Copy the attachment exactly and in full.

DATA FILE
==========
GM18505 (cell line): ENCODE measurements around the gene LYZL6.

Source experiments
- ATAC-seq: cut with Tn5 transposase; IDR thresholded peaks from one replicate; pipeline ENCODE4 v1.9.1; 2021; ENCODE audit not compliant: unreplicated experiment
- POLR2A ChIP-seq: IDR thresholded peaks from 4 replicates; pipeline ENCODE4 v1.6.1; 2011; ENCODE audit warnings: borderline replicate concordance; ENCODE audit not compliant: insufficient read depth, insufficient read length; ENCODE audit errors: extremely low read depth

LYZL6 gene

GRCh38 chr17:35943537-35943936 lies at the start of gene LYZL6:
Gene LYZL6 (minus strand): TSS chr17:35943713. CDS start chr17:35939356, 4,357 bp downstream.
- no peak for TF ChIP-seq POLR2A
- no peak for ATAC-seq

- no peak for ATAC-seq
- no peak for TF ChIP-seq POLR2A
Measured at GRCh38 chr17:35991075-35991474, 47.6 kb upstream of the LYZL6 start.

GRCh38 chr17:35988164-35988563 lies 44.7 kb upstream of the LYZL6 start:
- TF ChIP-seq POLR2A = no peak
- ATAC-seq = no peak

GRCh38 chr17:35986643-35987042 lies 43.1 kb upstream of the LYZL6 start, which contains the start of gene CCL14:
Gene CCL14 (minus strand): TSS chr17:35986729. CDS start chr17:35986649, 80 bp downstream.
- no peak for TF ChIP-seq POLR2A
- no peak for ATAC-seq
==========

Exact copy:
GM18505 (cell line): ENCODE measurements around the gene LYZL6.

Source experiments
- ATAC-seq: cut with Tn5 transposase; IDR thresholded peaks from one replicate; pipeline ENCODE4 v1.9.1; 2021; ENCODE audit not compliant: unreplicated experiment
- POLR2A ChIP-seq: IDR thresholded peaks from 4 replicates; pipeline ENCODE4 v1.6.1; 2011; ENCODE audit warnings: borderline replicate concordance; ENCODE audit not compliant: insufficient read depth, insufficient read length; ENCODE audit errors: extremely low read depth

LYZL6 gene

GRCh38 chr17:35943537-35943936 lies at the start of gene LYZL6:
Gene LYZL6 (minus strand): TSS chr17:35943713. CDS start chr17:35939356, 4,357 bp downstream.
- no peak for TF ChIP-seq POLR2A
- no peak for ATAC-seq

- no peak for ATAC-seq
- no peak for TF ChIP-seq POLR2A
Measured at GRCh38 chr17:35991075-35991474, 47.6 kb upstream of the LYZL6 start.

GRCh38 chr17:35988164-35988563 lies 44.7 kb upstream of the LYZL6 start:
- TF ChIP-seq POLR2A = no peak
- ATAC-seq = no peak

GRCh38 chr17:35986643-35987042 lies 43.1 kb upstream of the LYZL6 start, which contains the start of gene CCL14:
Gene CCL14 (minus strand): TSS chr17:35986729. CDS start chr17:35986649, 80 bp downstream.
- no peak for TF ChIP-seq POLR2A
- no peak for ATAC-seq